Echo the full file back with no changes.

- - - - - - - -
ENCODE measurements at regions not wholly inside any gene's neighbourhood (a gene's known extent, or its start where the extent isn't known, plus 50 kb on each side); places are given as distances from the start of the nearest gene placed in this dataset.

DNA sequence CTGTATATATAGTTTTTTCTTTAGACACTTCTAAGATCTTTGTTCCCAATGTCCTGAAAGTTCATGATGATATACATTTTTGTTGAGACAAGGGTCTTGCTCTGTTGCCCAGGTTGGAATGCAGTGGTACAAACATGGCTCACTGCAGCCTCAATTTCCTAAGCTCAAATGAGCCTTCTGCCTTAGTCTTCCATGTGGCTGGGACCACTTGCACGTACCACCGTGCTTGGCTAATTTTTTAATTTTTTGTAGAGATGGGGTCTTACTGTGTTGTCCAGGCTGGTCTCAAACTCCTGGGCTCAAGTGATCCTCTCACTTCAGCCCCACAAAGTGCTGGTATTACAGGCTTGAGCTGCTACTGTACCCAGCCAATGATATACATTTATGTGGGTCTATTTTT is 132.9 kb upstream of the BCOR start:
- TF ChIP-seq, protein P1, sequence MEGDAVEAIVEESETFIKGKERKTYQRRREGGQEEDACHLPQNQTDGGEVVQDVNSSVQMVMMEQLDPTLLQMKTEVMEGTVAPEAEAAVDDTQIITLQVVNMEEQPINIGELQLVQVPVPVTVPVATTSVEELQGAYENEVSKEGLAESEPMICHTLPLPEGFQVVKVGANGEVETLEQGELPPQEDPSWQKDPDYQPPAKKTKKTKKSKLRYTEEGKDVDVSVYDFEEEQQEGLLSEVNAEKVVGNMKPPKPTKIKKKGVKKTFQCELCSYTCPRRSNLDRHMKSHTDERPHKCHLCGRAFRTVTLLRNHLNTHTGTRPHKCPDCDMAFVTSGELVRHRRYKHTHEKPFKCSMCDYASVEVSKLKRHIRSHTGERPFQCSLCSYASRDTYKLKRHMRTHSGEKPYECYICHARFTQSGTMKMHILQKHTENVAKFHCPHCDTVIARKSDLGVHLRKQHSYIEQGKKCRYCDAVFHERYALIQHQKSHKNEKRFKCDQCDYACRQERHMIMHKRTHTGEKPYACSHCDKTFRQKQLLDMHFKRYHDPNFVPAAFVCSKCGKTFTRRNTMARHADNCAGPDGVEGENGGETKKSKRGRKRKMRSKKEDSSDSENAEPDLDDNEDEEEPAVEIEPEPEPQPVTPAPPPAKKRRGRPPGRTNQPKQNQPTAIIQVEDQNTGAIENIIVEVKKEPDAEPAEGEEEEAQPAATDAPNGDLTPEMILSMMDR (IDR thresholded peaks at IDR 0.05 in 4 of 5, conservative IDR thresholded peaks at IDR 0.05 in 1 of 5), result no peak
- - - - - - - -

ENCODE measurements at regions not wholly inside any gene's neighbourhood (a gene's known extent, or its start where the extent isn't known, plus 50 kb on each side); places are given as distances from the start of the nearest gene placed in this dataset.

DNA sequence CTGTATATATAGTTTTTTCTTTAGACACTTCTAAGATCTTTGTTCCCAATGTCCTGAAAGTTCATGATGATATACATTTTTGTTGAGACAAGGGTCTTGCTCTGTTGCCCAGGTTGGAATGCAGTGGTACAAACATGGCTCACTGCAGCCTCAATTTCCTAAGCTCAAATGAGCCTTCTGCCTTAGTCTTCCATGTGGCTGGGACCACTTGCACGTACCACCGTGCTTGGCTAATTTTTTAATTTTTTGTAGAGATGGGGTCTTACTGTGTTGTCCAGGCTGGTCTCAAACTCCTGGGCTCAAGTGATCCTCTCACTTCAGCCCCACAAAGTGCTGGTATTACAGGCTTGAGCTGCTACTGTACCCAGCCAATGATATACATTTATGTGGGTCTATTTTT is 132.9 kb upstream of the BCOR start:
- TF ChIP-seq, protein P1, sequence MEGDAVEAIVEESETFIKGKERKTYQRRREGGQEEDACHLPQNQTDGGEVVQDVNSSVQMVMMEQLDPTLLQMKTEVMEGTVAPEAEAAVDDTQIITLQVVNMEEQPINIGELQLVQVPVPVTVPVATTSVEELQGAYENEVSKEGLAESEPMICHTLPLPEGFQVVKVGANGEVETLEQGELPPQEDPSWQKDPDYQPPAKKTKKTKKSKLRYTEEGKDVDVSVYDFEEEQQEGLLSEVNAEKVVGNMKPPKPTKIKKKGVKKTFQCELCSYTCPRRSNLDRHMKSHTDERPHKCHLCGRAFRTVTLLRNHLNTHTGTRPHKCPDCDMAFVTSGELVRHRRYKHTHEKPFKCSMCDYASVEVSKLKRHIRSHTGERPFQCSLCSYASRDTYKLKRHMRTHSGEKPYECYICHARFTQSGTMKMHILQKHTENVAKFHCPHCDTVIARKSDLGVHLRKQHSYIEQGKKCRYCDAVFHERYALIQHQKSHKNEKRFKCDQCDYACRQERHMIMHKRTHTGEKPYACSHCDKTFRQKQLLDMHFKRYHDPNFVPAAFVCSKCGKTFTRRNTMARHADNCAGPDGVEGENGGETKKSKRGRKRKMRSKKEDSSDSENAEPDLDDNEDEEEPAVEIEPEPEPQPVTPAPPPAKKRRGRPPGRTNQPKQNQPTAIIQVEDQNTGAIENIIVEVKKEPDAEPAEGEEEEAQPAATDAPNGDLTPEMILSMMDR (IDR thresholded peaks at IDR 0.05 in 4 of 5, conservative IDR thresholded peaks at IDR 0.05 in 1 of 5), result no peak